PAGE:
We get conflicting messages all the time about drinking and driving. We know it is unsafe. We know that our “limit” should always be on our minds when drinking. We also know that “buzzed driving is drunk driving,” and that “don’t drink and drive,” says it all. In the U.S., the legal blood alcohol concentration (BAC) limit is .08% for anyone of legal drinking age. This limit lets us have a beer (or two) and get behind the wheel of a car, legally. Unless we are unable to drive safely under that BAC limit, there isn’t much fear of a drunk driving arrest. But, by not taking a strong stance against any drinking and driving, are we allowing drunk drivers to put our lives in danger?
By “knowing our limit,” we are risking our ability to judge how buzzed we are. Each of us has a different limit or tolerance for alcohol, and what works for one isn’t safe for another. But, when we’re out with friends, we tend to match our alcohol consumption with each other, despite the difference in our limits. That all adds up to a fast track to a drunk driving conviction, ignition interlock requirement and more.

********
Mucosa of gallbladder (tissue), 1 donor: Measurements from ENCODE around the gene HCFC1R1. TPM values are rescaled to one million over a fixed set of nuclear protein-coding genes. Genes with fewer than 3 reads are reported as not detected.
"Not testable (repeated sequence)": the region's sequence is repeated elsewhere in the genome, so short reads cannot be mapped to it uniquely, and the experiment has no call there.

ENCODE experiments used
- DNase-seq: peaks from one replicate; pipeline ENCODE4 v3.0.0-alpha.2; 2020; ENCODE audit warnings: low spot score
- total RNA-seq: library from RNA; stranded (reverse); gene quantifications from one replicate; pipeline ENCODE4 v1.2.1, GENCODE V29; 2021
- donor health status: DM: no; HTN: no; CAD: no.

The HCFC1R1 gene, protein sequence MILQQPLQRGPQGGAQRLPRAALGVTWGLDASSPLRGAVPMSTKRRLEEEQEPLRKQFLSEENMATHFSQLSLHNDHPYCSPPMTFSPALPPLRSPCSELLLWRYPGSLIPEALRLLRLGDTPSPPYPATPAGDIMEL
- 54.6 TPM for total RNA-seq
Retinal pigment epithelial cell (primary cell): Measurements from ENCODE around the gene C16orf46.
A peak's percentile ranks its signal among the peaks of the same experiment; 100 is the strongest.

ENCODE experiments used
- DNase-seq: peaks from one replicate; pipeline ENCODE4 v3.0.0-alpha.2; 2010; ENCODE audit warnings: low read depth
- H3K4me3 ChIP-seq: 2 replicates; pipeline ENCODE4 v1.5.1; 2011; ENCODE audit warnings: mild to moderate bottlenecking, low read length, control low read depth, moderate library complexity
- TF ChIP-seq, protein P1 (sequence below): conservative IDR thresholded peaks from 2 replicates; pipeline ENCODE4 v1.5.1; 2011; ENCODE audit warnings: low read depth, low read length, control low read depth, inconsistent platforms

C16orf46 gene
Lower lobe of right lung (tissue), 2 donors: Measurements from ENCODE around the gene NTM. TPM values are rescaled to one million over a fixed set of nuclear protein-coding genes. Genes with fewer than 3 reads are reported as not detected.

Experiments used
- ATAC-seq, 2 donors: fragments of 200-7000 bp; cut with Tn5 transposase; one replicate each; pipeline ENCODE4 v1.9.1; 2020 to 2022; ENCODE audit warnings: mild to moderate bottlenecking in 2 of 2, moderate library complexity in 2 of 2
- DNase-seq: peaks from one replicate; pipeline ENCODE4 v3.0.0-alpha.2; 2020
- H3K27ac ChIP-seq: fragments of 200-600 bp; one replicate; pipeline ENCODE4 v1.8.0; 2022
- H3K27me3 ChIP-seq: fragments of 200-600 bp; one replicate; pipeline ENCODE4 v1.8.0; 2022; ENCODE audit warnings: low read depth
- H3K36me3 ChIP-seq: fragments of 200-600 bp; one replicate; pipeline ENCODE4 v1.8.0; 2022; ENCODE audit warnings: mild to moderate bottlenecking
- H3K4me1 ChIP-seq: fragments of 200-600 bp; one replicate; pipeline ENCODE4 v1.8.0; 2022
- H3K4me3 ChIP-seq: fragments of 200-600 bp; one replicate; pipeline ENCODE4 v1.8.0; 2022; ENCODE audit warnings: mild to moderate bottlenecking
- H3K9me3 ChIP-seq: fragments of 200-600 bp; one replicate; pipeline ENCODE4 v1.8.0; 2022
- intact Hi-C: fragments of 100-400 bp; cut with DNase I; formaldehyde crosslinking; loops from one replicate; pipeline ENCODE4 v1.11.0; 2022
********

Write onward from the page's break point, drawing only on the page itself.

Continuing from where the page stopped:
If we don’t drink and drive, we don’t have to worry about our limit. There’s no reason to count the number of drinks we’ve had, or try to judge our buzz before heading home. By not drinking and driving, our risk of a conviction, ignition interlock or possible tragedies are eliminated. We don’t have to worry about whether we’re buzzed, drunk or well under the limit. We just know our BAC is at zero – the safest limit of all.
Knowing that any amount of alcohol is dangerous, there shouldn’t be any conflict in deciding to find a sober ride home after drinking. Even if you know your limit and that your “buzz” means you are drunk, it is still safest to not drink and drive, period.